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Journal Article

Carboxylate binding in copper histidine complexes in solution and in zeolite Y: X- and W-band pulsed EPR/ENDOR combined with DFT calculations


Zimmermann,  Herbert
Emeritus Group Biophysics, Max Planck Institute for Medical Research, Max Planck Society;

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Baute, D., Arieli, D., Neese, F., Zimmermann, H., Weckhuysen, B. M., & Goldfarb, D. (2004). Carboxylate binding in copper histidine complexes in solution and in zeolite Y: X- and W-band pulsed EPR/ENDOR combined with DFT calculations. Journal of the American Chemical Society, 126(37), 11733-11745. doi:10.1021/ja047761c.

Cite as: https://hdl.handle.net/11858/00-001M-0000-002A-14CE-1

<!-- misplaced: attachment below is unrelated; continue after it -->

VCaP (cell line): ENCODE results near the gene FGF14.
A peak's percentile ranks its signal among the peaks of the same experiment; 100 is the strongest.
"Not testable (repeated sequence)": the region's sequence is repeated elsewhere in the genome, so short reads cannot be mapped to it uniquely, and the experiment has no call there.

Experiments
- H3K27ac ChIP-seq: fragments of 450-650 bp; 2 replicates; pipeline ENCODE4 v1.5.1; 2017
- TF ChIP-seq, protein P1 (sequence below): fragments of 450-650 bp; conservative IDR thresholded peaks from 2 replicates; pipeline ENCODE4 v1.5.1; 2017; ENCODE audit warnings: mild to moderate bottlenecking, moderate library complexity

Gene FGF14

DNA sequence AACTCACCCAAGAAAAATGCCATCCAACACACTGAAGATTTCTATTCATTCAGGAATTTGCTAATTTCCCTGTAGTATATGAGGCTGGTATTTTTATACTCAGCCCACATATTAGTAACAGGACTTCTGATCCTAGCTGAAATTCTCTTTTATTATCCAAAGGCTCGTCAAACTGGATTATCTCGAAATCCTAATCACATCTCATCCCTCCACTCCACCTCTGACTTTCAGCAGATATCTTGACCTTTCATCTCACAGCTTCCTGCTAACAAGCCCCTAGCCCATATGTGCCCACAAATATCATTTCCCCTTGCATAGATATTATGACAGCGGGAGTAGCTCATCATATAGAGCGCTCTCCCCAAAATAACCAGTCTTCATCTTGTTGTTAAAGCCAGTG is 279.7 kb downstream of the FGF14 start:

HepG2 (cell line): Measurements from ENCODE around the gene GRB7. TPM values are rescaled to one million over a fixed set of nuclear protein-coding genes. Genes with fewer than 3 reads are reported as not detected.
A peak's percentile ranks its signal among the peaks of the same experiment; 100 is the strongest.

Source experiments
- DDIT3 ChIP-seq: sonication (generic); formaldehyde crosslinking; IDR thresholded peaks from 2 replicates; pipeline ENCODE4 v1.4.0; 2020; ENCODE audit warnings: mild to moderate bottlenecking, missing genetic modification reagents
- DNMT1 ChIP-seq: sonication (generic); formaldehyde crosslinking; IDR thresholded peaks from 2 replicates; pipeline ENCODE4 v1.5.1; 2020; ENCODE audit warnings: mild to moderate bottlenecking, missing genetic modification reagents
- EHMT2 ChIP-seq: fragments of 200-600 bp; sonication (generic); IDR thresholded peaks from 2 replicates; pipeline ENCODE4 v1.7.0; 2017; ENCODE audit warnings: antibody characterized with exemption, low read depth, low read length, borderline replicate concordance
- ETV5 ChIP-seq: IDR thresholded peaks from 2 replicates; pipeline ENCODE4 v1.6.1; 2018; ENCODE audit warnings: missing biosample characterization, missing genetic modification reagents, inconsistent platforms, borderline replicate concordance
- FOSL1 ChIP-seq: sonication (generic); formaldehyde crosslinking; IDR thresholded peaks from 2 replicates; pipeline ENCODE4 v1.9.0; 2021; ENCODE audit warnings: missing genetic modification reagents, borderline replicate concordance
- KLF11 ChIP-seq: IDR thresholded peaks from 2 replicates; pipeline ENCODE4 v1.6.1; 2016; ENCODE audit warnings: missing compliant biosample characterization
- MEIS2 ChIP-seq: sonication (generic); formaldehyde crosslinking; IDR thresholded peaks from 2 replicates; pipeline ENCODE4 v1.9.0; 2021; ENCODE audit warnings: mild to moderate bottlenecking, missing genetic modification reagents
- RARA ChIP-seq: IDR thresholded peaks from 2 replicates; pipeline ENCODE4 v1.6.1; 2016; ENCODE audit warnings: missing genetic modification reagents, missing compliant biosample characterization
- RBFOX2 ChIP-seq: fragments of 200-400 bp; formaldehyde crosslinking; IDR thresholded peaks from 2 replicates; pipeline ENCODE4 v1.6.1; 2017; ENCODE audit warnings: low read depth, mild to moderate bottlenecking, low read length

The complexes of copper with histidine exhibit a wide variety of coordination modes in aqueous solution. This stems from the three potential coordination sites of the histidine molecule and the existence of mono- and bis-complexes. The present work concentrates on the determination of the carboxylate binding mode, via the (13)C hyperfine coupling of the carboxyl, in a number of copper complexes in frozen solutions. These are then used as references for the determination of the coordination mode of two zeolite encapsulated complexes. The (13)C hyperfine coupling (sign and magnitude) was determined by a variety of advanced pulsed EPR and electron-nuclear double resonance (ENDOR) techniques carried out at conventional and high magnetic fields. These showed that while the carboxyl (13)C isotropic hyperfine coupling of an equatorially coordinated carboxylate is negative with a magnitude of 3-4 MHz, that of a free carboxylate is small ( approximately 1 MHz) and positive. To rationalize the experimentally determined ligand hyperfine couplings ((1)H and (13)C) and further understand their dependence on the coordination mode and degree of protonation, density functional theory (DFT) calculations were carried out on a number of model complexes, representing the different Cu-histidine complexes studied experimentally. The exchange-correlation functional used for the calculation of the EPR parameters was B3LYP with triple-zeta plus polarization (TZP) quality basis sets. While the polarization agreement between the magnitudes of the calculated and experimental values varied among the various nuclei, sometimes exhibiting deviations of up to 40%, an excellent agreement was found for the sign prediction. This shows the unique advantage of combining high field ENDOR, by which the sign of the hyperfine can often be determined, with DFT predictions for structure determination.